Palenque in 2012
The first time I heard of Palenque, I was in a cheap hospedaje in Managua, far south of Maya territory. I had not yet been to Mexico, Guatemala, or anywhere outside of Nicaragua, where I was stationed for two years as a Peace Corps Volunteer, so listening to tales of lost worlds from a freckled, blond Canadian backpacker made for inspiring travel dreams.
She lit up as she talked about Palenque and struggled to describe the place, thus ensuring it a spot on my epic list. When she uttered the phrase “better than Tikal,” the crowd in Hospedaje Santos hushed and turned their heads.
Palenque (or “fortification”) was so named in 1567 by the first Spaniard to glimpse its buildings peeking above the jungle on a hill above the Usumacinta River. Palenque was a small site, supporting perhaps 6,000 inhabitants, but it is a powerful and mysterious place.
Palenque’s importance lies “in its naturalistic sculpture, architectural inventiveness, and detailed epigraphic record,” states Michael D. Carrasco, an assistant professor of art history at Florida State University.
Palenque was attacked by Calakmul in A.D. 599 and again in 611. A century later, Toniná sacked the city, but by A.D. 800 construction had stopped, and the city was abandoned soon after.
Palenque’s multi-storied Palace is unparalleled in the Mundo Maya for its sheer size and height, as well as its maze of rooms, hallways, and carvings.
The Temple of the Inscriptions is home to one of the most amazing archaeological discoveries of the 20th century. Mexican archaeologist Alberto Ruz Lhuillier found a secret passageway under the temple stairs that led him to the tomb of Hanab-Pakal, Pakal the Great, one of the great kings of Palenque who ruled in a successive dynasty of 17 rulers for over four centuries.
There are numerous “deep time” and future dates at Palenque, including one count that indicates 20, not 13, b’aktuns make up the Long Count cycle (which means the 2012-ers are off by 2,762 years). Several large branching World Tree images appear with quetzal birds. Other cross-like imagery is found in the Temple of the Cross and in nearby South Group (or Crosses Group), erected to mark the A.D. 684 ascension to the throne of Kan B’alam, or “Snake Jaguar.” Archaeologists Linda Schele and David Friedel argue that this is symbolic of the Maya creation myth.
Temple XIII and the Tomb of the Red Queen are where Mexican archaeologists discovered the regal sarcophagus of a noblewoman; her remains and coffin were caked in red cinnabar. The Temple of the Skull actually only has one remaining skull, a bas-relief carving that is visible if you look up toward the top level. The temple was built atop several earlier ones, the oldest of which had a burial with an enormous jade offering.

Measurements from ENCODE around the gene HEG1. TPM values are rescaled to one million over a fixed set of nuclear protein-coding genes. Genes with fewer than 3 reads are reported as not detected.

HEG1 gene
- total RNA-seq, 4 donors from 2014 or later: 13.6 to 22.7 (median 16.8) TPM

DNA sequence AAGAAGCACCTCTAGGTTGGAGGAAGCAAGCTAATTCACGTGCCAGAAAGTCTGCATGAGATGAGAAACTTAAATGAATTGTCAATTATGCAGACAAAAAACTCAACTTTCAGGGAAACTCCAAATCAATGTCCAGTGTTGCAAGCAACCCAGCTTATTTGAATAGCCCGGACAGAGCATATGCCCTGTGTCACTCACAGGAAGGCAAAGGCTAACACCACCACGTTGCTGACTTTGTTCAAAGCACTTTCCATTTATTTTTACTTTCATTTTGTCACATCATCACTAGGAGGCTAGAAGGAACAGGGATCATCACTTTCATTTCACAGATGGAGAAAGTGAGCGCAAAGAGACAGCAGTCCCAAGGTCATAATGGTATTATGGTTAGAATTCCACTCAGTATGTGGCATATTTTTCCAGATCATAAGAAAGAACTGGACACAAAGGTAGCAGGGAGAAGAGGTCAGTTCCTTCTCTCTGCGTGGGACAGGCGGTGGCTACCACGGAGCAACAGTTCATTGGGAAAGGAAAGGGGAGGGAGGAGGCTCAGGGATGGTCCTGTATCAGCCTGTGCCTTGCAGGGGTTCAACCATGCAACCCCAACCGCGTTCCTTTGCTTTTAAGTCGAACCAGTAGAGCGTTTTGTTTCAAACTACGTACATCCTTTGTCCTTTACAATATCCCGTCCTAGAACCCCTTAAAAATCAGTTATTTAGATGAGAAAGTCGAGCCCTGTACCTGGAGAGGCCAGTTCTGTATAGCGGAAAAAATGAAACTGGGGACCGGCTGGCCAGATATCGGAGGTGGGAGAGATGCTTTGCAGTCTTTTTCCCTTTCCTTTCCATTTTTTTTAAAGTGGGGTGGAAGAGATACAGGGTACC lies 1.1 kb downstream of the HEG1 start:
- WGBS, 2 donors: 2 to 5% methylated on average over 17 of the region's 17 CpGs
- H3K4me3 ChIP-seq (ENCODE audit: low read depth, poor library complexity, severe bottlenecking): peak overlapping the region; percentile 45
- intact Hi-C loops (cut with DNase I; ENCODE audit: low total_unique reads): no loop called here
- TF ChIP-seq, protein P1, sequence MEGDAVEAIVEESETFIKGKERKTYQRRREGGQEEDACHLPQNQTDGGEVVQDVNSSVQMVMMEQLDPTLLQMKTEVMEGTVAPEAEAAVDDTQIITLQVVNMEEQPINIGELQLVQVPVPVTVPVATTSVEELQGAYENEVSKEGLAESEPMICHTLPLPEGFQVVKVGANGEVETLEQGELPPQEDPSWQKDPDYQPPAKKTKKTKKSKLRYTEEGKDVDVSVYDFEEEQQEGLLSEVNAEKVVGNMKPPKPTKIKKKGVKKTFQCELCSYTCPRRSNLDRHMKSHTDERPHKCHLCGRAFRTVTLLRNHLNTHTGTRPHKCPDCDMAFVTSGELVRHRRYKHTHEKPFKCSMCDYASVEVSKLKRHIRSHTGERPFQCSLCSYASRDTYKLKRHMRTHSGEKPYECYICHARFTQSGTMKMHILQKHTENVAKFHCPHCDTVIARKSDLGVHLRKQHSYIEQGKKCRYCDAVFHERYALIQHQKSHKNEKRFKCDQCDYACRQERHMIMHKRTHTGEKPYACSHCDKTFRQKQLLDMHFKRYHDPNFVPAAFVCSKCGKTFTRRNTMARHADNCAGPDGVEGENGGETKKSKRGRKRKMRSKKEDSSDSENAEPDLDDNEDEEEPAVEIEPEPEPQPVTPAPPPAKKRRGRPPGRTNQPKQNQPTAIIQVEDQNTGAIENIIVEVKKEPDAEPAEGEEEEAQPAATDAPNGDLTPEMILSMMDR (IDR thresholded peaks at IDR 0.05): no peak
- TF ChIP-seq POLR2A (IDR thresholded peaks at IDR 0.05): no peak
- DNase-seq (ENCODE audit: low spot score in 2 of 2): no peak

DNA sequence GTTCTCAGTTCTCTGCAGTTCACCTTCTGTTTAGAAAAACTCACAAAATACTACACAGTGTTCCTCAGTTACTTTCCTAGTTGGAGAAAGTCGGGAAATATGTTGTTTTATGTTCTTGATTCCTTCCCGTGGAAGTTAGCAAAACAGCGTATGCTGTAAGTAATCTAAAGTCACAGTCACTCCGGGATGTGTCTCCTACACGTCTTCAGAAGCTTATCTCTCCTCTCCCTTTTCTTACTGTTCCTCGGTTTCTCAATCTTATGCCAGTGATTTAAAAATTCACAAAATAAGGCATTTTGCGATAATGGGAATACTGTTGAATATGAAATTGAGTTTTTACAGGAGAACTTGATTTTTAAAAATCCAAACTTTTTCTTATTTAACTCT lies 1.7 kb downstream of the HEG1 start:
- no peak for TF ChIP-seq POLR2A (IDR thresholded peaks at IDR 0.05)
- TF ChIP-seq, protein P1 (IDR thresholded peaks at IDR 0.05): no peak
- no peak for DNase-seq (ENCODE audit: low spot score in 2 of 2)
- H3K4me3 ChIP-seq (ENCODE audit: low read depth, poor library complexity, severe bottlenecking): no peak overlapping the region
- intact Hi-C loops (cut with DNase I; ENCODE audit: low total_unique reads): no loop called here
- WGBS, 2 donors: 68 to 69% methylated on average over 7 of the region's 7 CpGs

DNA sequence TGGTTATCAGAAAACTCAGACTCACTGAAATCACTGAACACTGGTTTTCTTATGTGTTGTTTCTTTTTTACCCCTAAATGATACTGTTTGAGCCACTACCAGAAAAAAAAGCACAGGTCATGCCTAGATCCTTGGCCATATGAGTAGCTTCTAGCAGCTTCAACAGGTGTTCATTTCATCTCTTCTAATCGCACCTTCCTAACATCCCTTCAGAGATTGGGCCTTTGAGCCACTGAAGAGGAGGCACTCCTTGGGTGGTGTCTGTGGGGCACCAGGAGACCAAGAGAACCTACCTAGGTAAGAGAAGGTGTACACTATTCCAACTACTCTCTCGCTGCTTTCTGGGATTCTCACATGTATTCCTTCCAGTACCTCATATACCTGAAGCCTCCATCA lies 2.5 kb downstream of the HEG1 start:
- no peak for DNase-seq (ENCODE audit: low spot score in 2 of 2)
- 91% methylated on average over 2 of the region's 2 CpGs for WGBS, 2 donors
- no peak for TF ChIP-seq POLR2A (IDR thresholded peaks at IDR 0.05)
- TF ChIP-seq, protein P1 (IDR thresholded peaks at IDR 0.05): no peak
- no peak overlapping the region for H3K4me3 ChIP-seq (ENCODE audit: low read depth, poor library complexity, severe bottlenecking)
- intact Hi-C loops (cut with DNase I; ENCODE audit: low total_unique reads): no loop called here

Palenque’s sole ball court was built around A.D. 500, a typical I-shape with low benches, now covered with neat grass. This is where Maya players once battled it out while reenacting their sacred creation myth.
Palenque is open 8 a.m.–5 p.m. daily. Entrance is US$5, or free after 4 p.m. Definitely save time for a visit to the Museo Arqueológico de Palenque (10 a.m.–4:30 p.m. Tues.–Sun.). The latest display is a reproduction of The Tomb of Pakal with a life-size reproduction of the sarcophagus.
There are plenty of places to stay in the area, including many campamento backpacker havens, Spartan budget hotels in Palenque town, or budget accommodations in the surrounding area, all specializing in Palenque tours. Santo Domingo de Palenque is located 8 kilometers (5 mi) from the entrance to Palenque. It is a basic town with the basic necessities for travelers and little else. The jungle community of El Panchan, on the edge of the entrance to ruins, is a better bet with a handful of hotels and restaurants.
Visit on summer solstice (June 20) to witness the powerful lighting of the Temple of the Sun.
From 1998 through 2000, Dr. Edwin Barnhart, working with a team from the University of Texas at Austin, led a site-mapping project that identified and recorded 1,478 structures, most in the outlying city area. Barnhart, director of the Maya Exploration Center is leading several trips in 2012.
Getting to Palenque
Villahermosa is the closest city to Palenque and is located 93 miles northwest in the state of Tabasco. To reach Palenque, rent a car in Villahermosa or take a bus (US$9.50, 2.5 hrs). From San Cristóbal de las Casas, it’s a four-hour drive to Palenque.
There is an ADO bus terminal about 100 meters (328 feet) from the entrance to the Palenque ruins with bus connections to Campeche, Cancún, Mérida, San Cristóbal, Villahermosa, and Mexico City. You can reach various sites in the Usumacinta Valley by combi (a shared public minibus) from Palenque town, including Bonampak, Frontera Corozal, and the Lacandón village of Lacanjá Chansayab.
More Travel Information
For more travel information on things to see and do at Palenque and in the surrounding area, please visit the Palenque section of our Moon Chiapas travel guide.
© Josh Berman from Moon Maya 2012